Posted on Monday, January 25, 2010
Are commercial borrowers being treated differently as far as work outs and defaults that residential borrower? Example: The partnership that paid a record $5.4 billion for two of New York City's biggest apartment complexes is having money problems. The group led by Tishman Speyer and BlackRock Realty says it wasn't able to make a full $16 million loan payment that was due Friday. The companies say the missed payment won't affect the 25,000 tenants of Stuyvesant Town and Peter Cooper Village in Manhattan. Analysts have been expecting the group to default on the loan for several months.The group bought the complexes in 2006 in the nation's largest residential real estate deal. Since then, the city's housing market has cooled considerably.The partnership says it is trying to restructure. We're starting to put a face on the 10% default rates (verses last year's 5%) we've been repdicted in commercial for a year now.
Yes. But there are valid reasons;
• Average commercial default is much higher dollar/bank has more at risk.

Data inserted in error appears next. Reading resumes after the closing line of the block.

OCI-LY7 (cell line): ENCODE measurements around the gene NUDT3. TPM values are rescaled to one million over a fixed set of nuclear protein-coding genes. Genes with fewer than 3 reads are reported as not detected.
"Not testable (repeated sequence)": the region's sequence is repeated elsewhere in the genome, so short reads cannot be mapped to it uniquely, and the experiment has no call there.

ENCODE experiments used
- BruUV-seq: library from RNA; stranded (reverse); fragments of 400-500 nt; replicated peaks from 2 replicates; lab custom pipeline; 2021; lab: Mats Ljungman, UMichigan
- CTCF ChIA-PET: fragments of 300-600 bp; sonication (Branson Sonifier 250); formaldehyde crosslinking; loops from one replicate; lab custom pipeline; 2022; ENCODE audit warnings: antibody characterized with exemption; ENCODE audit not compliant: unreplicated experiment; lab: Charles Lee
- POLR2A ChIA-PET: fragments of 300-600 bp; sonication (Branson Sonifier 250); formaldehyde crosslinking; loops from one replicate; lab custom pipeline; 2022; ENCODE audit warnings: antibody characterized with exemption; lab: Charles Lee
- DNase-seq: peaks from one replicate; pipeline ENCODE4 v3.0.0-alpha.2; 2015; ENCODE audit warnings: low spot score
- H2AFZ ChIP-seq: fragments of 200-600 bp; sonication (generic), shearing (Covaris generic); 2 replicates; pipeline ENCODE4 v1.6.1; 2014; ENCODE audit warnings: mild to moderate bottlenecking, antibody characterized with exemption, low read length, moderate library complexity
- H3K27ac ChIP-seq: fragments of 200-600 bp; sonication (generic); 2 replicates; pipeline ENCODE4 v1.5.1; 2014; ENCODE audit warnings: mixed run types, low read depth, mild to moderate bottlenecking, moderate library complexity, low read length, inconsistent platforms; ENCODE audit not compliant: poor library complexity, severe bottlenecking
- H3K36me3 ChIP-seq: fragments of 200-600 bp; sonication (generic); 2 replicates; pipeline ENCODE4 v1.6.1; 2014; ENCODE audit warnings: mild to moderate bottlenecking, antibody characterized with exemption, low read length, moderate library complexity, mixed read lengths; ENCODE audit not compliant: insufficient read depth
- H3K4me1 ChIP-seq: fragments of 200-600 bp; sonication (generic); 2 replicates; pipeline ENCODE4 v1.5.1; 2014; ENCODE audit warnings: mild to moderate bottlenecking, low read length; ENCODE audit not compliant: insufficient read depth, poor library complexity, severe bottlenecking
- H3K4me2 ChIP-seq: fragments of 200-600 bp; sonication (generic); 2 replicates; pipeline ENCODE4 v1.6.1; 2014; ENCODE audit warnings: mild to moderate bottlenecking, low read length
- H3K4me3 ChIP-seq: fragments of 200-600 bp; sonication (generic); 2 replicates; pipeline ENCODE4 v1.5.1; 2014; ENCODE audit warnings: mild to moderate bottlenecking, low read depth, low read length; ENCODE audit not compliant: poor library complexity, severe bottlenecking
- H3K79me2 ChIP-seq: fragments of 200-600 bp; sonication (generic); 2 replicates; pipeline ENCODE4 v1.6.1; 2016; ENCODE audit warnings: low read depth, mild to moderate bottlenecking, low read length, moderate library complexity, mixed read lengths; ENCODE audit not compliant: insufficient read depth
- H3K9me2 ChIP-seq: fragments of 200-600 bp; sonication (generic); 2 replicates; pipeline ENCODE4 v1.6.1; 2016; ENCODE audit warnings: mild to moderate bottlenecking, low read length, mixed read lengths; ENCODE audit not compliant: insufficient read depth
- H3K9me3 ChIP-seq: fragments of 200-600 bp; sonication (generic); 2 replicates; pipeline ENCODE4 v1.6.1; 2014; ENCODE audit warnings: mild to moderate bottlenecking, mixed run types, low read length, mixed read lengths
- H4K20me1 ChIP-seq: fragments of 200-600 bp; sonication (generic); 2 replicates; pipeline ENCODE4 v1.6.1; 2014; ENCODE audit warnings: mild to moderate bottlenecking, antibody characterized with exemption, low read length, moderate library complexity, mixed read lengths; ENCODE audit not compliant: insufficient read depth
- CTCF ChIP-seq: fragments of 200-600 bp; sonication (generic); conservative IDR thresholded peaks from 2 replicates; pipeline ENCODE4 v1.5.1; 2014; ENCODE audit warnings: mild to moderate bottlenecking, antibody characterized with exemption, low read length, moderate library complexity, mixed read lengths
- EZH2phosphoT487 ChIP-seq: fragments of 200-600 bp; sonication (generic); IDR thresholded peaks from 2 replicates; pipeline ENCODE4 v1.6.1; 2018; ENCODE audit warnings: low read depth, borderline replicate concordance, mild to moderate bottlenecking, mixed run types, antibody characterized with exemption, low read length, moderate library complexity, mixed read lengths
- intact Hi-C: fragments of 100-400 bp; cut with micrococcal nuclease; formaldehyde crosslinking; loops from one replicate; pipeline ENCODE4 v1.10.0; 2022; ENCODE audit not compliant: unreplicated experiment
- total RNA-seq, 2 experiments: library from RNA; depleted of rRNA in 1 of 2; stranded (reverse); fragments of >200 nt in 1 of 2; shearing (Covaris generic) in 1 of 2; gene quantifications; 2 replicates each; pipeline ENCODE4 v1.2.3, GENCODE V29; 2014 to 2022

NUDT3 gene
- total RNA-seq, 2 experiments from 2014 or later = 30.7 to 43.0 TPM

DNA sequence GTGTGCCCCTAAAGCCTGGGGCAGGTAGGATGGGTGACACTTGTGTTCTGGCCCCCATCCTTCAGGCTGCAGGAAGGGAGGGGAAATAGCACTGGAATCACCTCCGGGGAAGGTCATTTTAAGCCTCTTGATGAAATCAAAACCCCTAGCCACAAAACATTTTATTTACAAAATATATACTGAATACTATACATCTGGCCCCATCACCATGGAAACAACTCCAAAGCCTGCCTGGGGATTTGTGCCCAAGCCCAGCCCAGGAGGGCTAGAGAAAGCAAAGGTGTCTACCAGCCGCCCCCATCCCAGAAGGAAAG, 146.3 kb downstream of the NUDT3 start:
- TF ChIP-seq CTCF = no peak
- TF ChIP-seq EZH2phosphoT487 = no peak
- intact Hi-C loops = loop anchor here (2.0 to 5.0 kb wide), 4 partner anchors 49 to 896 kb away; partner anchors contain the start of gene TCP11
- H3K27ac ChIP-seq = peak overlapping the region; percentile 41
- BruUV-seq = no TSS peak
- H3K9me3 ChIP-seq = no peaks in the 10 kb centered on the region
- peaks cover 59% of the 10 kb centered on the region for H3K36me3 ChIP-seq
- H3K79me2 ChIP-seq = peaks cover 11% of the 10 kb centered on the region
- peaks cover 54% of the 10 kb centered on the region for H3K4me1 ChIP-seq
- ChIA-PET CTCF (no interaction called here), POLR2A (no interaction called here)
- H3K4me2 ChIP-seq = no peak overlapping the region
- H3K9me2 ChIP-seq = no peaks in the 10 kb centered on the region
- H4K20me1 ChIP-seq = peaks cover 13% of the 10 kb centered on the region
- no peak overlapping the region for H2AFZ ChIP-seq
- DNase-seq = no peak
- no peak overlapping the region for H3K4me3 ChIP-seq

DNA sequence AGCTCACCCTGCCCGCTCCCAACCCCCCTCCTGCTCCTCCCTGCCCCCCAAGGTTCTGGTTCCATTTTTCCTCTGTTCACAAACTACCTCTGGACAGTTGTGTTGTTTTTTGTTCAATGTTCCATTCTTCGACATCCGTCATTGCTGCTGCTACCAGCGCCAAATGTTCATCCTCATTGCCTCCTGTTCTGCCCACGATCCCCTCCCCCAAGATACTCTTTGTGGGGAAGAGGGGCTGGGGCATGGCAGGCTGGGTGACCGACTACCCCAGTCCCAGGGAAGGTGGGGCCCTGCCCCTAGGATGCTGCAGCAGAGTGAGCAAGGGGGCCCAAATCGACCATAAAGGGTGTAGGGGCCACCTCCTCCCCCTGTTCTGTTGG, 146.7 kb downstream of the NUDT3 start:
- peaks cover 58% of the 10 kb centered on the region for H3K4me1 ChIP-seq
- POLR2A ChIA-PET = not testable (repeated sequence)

• Most commercial borrower are represented by higher end counsel, more legal issues, longer foreclosures.
• Average bank’s lawyer billing hourly as opposed to low flat fee of residential foreclosure “mills”
• Commercials deals are more complicated; tenants, maintenance, construction, permits, associations, buyer –deposits, cash flow. Banks don’t want to own; difficult to operate, seller, successor developer liability. Need to mitigate losses.
• Assets are truly illiquid – no money for new buyers to buy if bank takes back)
• Commercial borrowers more likely recoverable, also guarantor
• Many have participations.
• Many held by smaller community banks as opposed to huge banks; Closer to borrowers, life or death to avoid default and bank
• Many actually held in pension funds, REITS, etc.
• Decisions tend to be more purely financial verses home, more emotional
• Most serviced by directly by lender or experienced servicer.